Graphene nano-coils discovered to be powerful natural electromagnets

The solenoid/inductor may become one of the remaining bulky electronic parts to be nanoscaled
October 16, 2015

A nano-coil made of graphene could be an effective solenoid/inductor for electronic applications (credit: Yakobson Research Group/Rice University)

Rice University scientists have discovered that a widely used electronic part called a solenoid could be scaled down to nano-size with macro-scale performance.

The secret: a spiral form of atom-thin graphene that, remarkably, can be found in nature, even in common coal, according to Rice theoretical physicist Boris Yakobson and his colleagues.

The researchers determined that when a voltage is applied to such a “nano-coil,” current will flow around the helical path and produce a magnetic field, as it does in macroscale solenoids. The discovery is detailed in a new paper in the American Chemical Society journal Nano Letters.

“Perhaps this might work in reverse here: An electron current, pumped through by the applied voltage, at certain conditions may just cause the graphene spiral to spin, like a fast little electro-turbine,” Yakobson speculated.

Basic solenoid design. A current flowing through the coil generates a magnetic field, which causes a ferromagnetic plunger to be attracted or repelled. (credit: Society of Robots)

Solenoids are components with wires coiled around a metallic core. They produce a magnetic field when carrying current, turning them into electromagnets. These are widespread in electronic and mechanical devices, from circuit boards to transformers to cars.

They also serve as inductors, which are primary components in electric circuits that regulate current (the lump in power cables that feed electronic devices contains an inductor, which blocks RF interference). In their smallest form, inductors are a part of integrated circuits.

Nano-solenoids with a macro punch

While transistors get steadily smaller, basic inductors in electronics have become relatively bulky, said Fangbo Xu, a Rice alumnus and lead author of the paper. “It’s the same inside the circuits,” he said. “Commercial spiral inductors on silicon occupy excessive area. If realized, graphene nano-solenoids could change that.”

The nano-solenoids analyzed through computer models at Rice should be capable of producing powerful magnetic fields of about 1 tesla, about the same as the coils found in typical loudspeakers, according to Yakobson and his team — and about the same field strength as some MRI machines. They found the magnetic field would be strongest in the hollow, nanometer-wide cavity at the spiral’s center.

The spiral form is attributable to a simple topological trick, he said. Graphene is made of hexagonal arrays of carbon atoms. Malformed hexagons known as dislocations along one edge force the graphene to twist around itself, akin to a continuous nanoribbon that mimics a mathematical construct known as a Riemann surface.

The researchers demonstrated theoretically how energy would flow through the hexagons in nano-solenoids with edges in either armchair or zigzag formations. In one case, they determined the performance of a conventional spiral inductor of 205 microns in diameter could be matched by a nano-solenoid just 70 nanometers wide.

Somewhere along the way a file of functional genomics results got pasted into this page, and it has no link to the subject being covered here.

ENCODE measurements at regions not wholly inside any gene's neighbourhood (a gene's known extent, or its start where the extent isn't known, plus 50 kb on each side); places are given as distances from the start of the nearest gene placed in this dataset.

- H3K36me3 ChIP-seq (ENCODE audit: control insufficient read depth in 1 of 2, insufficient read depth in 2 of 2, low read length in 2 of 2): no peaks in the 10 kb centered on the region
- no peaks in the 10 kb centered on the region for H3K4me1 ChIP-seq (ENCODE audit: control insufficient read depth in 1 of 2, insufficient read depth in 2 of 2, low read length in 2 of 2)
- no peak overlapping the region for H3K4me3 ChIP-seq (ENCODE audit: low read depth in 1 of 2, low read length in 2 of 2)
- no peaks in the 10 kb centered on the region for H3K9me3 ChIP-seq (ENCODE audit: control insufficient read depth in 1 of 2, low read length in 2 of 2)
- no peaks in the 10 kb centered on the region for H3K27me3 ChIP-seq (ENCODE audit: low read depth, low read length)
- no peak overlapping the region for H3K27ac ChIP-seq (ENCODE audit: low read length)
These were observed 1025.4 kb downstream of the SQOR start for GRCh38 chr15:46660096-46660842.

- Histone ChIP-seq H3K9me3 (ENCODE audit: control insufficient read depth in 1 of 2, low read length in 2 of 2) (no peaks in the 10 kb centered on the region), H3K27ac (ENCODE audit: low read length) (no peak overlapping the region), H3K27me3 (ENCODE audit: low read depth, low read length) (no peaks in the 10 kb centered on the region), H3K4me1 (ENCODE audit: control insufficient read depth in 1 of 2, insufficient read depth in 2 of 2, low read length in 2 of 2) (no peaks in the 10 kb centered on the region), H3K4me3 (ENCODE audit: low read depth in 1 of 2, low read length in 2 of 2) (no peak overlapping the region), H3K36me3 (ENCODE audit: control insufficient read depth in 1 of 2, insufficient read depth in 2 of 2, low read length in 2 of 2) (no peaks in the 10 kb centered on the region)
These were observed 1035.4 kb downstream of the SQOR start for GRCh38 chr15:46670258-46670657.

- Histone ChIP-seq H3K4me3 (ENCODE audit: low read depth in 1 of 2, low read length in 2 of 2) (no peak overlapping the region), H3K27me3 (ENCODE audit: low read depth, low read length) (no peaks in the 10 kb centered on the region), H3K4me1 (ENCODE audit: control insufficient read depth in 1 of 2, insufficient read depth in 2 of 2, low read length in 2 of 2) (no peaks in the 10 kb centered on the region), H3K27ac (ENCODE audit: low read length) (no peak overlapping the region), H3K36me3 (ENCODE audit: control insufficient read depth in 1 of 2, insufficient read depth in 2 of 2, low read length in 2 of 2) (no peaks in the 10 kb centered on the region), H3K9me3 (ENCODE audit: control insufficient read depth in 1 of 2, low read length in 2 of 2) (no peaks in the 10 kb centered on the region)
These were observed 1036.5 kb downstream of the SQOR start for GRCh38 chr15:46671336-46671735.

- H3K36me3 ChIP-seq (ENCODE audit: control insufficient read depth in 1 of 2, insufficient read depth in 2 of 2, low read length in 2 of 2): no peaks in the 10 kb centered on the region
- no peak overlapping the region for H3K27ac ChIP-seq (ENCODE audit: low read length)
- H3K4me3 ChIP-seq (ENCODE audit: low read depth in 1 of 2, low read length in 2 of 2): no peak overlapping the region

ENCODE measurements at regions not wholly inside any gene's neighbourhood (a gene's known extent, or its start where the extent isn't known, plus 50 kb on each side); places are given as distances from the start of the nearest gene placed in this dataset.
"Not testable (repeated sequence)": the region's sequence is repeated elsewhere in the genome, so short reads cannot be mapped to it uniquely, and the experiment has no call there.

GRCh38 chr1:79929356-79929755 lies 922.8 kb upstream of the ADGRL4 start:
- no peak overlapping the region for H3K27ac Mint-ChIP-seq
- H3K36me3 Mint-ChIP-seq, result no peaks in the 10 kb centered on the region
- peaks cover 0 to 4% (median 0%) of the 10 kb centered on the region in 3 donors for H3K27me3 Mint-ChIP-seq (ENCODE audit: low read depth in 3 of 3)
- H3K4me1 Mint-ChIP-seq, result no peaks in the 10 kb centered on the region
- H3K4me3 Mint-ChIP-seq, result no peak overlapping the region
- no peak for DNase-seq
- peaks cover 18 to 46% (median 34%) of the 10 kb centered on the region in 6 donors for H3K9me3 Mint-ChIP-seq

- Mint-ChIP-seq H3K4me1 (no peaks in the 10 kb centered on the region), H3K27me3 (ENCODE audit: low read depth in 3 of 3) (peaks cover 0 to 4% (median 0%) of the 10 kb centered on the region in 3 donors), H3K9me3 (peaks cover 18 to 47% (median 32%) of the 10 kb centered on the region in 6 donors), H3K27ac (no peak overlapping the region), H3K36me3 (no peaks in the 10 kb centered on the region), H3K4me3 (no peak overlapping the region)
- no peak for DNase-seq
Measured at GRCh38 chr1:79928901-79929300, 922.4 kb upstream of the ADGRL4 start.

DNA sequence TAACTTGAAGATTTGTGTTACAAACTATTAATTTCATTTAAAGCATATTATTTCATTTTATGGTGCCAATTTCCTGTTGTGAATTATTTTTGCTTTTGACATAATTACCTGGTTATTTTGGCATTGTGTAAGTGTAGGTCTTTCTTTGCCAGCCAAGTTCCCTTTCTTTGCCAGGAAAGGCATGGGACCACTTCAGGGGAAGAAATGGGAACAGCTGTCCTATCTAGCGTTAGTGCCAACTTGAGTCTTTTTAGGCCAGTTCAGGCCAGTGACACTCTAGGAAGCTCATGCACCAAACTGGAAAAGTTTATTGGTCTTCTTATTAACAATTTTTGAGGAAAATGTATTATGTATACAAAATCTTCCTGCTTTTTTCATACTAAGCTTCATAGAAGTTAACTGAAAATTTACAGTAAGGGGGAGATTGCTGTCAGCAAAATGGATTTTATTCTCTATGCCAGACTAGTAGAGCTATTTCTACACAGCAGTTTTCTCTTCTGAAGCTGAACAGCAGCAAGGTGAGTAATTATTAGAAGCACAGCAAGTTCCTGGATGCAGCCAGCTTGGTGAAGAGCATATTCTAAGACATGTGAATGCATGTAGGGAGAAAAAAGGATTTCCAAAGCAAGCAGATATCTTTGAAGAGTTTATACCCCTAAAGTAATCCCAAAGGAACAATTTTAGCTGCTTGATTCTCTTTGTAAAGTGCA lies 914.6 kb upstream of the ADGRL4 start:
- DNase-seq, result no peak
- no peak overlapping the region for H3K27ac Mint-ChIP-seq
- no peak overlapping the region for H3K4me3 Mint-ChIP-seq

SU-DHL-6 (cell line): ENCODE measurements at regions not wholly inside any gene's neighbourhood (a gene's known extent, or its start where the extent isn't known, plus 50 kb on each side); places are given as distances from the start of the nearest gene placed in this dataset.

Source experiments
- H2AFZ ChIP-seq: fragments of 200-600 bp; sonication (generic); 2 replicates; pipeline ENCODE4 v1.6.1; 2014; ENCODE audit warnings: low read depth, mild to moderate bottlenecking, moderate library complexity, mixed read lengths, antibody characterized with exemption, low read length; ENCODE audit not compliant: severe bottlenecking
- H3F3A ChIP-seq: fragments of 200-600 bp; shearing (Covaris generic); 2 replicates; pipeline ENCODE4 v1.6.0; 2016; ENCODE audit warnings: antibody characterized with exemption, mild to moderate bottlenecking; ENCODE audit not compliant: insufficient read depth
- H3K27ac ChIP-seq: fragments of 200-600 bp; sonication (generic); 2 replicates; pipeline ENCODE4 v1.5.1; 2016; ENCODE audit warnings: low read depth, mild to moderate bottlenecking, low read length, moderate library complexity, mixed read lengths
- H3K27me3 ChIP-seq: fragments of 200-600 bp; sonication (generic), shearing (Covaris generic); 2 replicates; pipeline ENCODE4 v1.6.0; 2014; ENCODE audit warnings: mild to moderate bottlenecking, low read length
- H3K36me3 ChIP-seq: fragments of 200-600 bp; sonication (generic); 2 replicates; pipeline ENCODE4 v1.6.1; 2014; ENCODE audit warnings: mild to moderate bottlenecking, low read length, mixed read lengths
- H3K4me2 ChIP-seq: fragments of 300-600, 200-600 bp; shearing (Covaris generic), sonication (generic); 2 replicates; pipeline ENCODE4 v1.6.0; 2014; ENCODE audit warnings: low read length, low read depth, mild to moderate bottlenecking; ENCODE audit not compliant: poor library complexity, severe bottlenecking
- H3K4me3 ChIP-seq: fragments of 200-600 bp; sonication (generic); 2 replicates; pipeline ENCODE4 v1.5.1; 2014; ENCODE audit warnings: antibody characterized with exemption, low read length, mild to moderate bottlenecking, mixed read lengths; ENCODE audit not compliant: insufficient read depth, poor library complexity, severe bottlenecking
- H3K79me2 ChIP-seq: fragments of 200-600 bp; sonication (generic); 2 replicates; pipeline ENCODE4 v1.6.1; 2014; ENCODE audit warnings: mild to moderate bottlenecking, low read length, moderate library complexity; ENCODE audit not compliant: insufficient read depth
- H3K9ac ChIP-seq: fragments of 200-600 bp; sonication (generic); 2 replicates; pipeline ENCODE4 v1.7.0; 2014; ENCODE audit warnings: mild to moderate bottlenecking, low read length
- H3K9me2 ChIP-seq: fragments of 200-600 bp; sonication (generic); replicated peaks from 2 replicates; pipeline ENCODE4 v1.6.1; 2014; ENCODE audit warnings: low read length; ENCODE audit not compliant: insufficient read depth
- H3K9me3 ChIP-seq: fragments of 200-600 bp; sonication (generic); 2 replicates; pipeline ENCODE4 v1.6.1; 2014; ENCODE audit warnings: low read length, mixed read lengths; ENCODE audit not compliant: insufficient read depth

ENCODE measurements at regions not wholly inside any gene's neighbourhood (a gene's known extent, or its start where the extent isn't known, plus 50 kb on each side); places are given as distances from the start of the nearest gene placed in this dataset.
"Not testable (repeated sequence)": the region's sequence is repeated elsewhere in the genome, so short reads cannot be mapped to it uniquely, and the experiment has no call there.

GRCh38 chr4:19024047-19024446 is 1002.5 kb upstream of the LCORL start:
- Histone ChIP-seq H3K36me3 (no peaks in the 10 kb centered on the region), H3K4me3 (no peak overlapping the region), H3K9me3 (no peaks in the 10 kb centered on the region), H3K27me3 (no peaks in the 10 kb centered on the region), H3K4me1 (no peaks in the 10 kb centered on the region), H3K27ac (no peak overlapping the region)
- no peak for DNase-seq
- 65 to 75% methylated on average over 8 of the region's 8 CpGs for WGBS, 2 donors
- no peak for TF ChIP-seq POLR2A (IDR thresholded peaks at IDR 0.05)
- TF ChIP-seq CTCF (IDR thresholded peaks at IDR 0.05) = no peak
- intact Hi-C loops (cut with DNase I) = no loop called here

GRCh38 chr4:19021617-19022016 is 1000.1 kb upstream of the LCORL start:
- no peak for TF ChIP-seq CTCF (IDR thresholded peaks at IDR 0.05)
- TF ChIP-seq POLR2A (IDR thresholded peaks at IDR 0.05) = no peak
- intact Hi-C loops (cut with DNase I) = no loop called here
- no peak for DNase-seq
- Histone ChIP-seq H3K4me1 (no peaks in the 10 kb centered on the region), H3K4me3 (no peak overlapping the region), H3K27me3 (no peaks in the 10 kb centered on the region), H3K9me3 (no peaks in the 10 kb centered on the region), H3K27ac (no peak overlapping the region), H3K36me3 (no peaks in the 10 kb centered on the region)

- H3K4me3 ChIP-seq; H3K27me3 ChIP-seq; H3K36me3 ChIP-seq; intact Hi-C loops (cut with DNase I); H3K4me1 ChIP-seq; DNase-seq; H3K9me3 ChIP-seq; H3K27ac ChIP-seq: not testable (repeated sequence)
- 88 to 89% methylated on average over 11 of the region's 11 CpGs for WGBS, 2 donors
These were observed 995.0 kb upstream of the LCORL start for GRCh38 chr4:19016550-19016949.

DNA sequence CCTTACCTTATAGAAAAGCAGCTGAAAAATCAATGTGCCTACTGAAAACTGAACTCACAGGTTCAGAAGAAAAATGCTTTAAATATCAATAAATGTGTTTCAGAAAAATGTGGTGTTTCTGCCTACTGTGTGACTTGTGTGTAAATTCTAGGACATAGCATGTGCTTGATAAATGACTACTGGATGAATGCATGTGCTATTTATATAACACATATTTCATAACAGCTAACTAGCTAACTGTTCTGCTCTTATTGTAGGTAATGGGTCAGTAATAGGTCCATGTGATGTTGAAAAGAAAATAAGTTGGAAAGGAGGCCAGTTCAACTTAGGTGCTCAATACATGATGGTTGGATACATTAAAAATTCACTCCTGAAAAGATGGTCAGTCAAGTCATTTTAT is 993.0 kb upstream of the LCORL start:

Multiple uses

Because graphene has no energy band gap (which gives a material semiconducting properties), electricity should move through without any barriers. But in fact, the width of the spiral and the configuration of the edges — either armchair or zigzag — influences how the current is distributed, and thus its inductive properties.

The researchers suggested it should be possible to isolate graphene screw dislocations from crystals of graphitic carbon (graphene in bulk form), but enticing graphene sheets to grow in a spiral would allow for better control of its properties, Yakobson said.

Xu suggested nano-solenoids may also be useful as molecular relays or switchable traps for magnetic molecules or radicals in chemical probes.

Co-authors are Rice graduate student Henry Yu and alumnus Arta Sadrzadeh. Yakobson is the Karl F. Hasselmann Professor of Materials Science and NanoEngineering and a professor of chemistry.

The research was supported by the Office of Naval Research’s Multidisciplinary University Research Initiative (MURI), the National Science Foundation and the Air Force Office of Scientific Research MURI.

The strongest known permanent-magnet in the world is at the Los Alamos National Laboratory campus of the National High Magnetic Field Laboratory, at 100 tesla. Does that mean 100 of these nanocoils could equal it? Comment below.

Abstract of Surfaces of Carbon as Graphene Nanosolenoids

Traditional inductors in modern electronics consume excessive areas in the integrated circuits. Carbon nanostructures can offer efficient alternatives if the recognized high electrical conductivity of graphene can be properly organized in space to yield a current-generated magnetic field that is both strong and confined. Here we report on an extraordinary inductor nanostructure naturally occurring as a screw dislocation in graphitic carbons. Its elegant helicoid topology, resembling a Riemann surface, ensures full covalent connectivity of all graphene layers, joined in a single layer wound around the dislocation line. If voltage is applied, electrical currents flow helically and thus give rise to a very large (∼1 T at normal operational voltage) magnetic field and bring about superior (per mass or volume) inductance, both owing to unique winding density. Such a solenoid of small diameter behaves as a quantum conductor whose current distribution between the core and exterior varies with applied voltage, resulting in nonlinear inductance.